In good news for what I’m sure is at least a subset of our readers, the CSIRO is working on medicinal psychedelics.
Psychedelics are a type of drug that lead to hallucinations and altered states of consciousness. They make you imagine things like colours, visuals and sounds that aren’t there, but your brain thinks are there, by the introduction of the drug. Such drugs are illegal in Australia and are only legal in a handful of countries.
But now, under a new licence (the scheduled poisons licence, to be exact), Australia’s national science agency will begin to work with local medtech companies to develop new psychedelic products and improve existing ones.
“CSIRO is well-placed to contribute to this emerging area of research, which could lead to life-changing advancements in mental health,” said CSIRO scientist Adjunct Professor Peter Duggan.
“Clinical trials both here and internationally have been using known psychedelics – usually MDMA or psilocybin (derived from certain species of mushrooms) with impressive results, but there’s still much to be learnt about how these drugs work and how improvements to their chemical composition could enhance patient outcomes.
“By working with local industry to improve drug design and the patient experience, CSIRO can push Australia into a leadership position in the development of these potentially life-changing medications.”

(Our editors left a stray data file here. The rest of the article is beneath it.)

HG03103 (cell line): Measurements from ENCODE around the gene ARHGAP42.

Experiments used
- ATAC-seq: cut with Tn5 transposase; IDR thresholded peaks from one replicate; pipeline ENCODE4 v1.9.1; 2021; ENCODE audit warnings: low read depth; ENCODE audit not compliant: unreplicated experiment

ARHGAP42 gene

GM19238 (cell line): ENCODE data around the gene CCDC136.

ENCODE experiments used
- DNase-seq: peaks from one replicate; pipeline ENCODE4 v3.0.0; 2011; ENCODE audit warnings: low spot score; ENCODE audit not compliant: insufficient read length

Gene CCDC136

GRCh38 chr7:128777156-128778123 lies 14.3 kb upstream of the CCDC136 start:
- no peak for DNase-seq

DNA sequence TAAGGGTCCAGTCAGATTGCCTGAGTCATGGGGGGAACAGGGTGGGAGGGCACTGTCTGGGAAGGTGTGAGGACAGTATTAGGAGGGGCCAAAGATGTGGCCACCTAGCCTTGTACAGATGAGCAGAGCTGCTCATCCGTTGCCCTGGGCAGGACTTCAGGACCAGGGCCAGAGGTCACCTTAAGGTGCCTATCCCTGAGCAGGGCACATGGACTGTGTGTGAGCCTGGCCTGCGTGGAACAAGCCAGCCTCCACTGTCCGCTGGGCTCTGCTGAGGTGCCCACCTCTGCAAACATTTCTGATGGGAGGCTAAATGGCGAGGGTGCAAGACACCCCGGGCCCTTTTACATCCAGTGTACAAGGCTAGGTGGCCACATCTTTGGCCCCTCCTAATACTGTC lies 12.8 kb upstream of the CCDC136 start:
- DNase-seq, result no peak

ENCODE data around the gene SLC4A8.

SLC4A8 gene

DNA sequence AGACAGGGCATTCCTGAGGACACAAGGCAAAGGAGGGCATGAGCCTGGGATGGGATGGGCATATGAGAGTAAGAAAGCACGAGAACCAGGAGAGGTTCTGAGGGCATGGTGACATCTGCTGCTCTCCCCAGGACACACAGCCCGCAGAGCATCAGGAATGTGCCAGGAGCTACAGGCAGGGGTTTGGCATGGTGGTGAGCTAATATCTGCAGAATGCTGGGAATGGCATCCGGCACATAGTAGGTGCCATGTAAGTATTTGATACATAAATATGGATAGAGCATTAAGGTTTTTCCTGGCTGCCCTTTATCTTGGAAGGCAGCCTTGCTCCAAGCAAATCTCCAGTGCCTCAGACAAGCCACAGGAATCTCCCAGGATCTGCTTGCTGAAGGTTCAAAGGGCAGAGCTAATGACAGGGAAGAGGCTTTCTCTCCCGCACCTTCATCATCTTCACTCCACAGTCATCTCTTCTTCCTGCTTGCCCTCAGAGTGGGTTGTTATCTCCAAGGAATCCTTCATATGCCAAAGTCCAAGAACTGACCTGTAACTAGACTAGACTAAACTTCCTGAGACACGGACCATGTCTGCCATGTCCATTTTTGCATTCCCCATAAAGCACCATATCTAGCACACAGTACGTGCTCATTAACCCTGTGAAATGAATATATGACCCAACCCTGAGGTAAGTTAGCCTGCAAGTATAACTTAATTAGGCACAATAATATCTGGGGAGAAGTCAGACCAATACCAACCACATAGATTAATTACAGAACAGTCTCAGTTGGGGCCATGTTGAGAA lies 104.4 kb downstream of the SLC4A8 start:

As per the announcement from the CSIRO, the science agency wants to start developing psychedelic treatments for people with mental health issues, including depression, addiction, anxiety and PTSD. The agency posits that one in five people suffer mental illness each year in Australia and that more than a third don’t respond to existing treatments.
As our colleagues in the U.S. reported back in 2017, psychedelics were observed to physically change the brains of those suffering depression. More recently, it was reported that there’s optimism within the medical community that psychedelics could treat mental health issues.
At the moment, psychedelics like MDMA and psilocybin (derived from psychedelic mushrooms) are currently undergoing testing in Australia, but the CSIRO reaffirmed this was within strict clinical settings. Results have been “promising”, the CSIRO said, and we could one day see these drugs alongside psychotherapy as a treatment for mental health issues.
“Natural MedTech is working to develop psychedelic treatments for several unmet neurological disorders,” said Natural MedTech’s CEO Mark Hestermann.
“CSIRO’s scheduled poisons license extension will mean that they can legally make the raw material we need to further our research and development of psychedelic molecules with a view to progress new drugs to clinical trials.”
It’ll be interesting to watch a widely considered taboo drug work its way into therapeutic practice. You can read the CSIRO psychedelics announcement here.